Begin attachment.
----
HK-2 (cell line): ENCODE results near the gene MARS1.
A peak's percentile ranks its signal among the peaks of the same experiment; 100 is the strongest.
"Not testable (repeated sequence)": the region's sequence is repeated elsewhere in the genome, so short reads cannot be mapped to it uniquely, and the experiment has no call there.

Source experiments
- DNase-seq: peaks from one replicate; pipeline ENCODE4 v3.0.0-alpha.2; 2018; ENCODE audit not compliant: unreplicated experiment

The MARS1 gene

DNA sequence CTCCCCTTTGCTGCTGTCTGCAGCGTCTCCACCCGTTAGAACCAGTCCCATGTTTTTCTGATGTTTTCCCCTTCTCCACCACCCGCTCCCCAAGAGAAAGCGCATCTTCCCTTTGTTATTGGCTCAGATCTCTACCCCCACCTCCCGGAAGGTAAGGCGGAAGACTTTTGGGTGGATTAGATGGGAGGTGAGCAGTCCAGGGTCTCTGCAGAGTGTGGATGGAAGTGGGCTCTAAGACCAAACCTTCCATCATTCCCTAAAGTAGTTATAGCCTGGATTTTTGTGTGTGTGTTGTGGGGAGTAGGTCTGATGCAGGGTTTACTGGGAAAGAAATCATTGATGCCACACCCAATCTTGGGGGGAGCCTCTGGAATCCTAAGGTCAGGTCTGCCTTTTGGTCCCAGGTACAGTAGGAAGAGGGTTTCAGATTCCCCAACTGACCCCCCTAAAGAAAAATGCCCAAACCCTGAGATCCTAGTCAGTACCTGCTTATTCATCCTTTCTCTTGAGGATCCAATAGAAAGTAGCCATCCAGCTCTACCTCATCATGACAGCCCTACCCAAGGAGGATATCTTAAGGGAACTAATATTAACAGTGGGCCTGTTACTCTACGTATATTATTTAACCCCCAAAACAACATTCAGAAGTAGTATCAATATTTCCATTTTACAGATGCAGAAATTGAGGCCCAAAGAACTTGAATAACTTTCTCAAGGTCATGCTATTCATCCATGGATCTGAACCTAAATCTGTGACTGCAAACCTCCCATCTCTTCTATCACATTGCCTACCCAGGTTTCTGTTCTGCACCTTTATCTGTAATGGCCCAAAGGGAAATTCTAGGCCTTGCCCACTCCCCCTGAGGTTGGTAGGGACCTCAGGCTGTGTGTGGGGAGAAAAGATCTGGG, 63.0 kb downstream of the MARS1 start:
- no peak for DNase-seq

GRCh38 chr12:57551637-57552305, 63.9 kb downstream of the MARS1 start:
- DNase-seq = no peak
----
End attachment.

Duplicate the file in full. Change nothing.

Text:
HK-2 (cell line): ENCODE results near the gene MARS1.
A peak's percentile ranks its signal among the peaks of the same experiment; 100 is the strongest.
"Not testable (repeated sequence)": the region's sequence is repeated elsewhere in the genome, so short reads cannot be mapped to it uniquely, and the experiment has no call there.

Source experiments
- DNase-seq: peaks from one replicate; pipeline ENCODE4 v3.0.0-alpha.2; 2018; ENCODE audit not compliant: unreplicated experiment

The MARS1 gene

DNA sequence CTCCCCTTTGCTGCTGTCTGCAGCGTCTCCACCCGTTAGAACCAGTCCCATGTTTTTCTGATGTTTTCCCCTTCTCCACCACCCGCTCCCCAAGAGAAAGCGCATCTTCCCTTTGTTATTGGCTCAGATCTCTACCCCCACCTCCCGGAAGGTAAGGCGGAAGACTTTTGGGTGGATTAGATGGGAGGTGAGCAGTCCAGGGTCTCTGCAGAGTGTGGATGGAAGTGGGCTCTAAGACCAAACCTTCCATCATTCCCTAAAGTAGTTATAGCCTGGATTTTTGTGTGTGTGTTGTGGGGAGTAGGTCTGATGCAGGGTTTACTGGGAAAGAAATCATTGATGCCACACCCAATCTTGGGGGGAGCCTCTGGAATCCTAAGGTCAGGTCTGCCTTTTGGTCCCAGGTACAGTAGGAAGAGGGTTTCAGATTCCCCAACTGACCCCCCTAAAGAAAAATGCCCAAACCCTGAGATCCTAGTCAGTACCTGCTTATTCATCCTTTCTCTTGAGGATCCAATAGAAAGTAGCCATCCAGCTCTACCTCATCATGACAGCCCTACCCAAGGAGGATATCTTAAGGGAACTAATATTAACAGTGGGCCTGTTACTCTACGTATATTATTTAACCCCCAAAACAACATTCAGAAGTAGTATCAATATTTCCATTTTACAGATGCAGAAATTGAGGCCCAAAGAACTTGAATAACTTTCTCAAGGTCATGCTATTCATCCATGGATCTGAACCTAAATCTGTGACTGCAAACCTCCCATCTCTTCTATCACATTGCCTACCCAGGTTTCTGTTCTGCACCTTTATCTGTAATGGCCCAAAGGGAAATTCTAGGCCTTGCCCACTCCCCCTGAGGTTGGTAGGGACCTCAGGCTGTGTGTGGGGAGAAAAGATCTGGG, 63.0 kb downstream of the MARS1 start:
- no peak for DNase-seq

GRCh38 chr12:57551637-57552305, 63.9 kb downstream of the MARS1 start:
- DNase-seq = no peak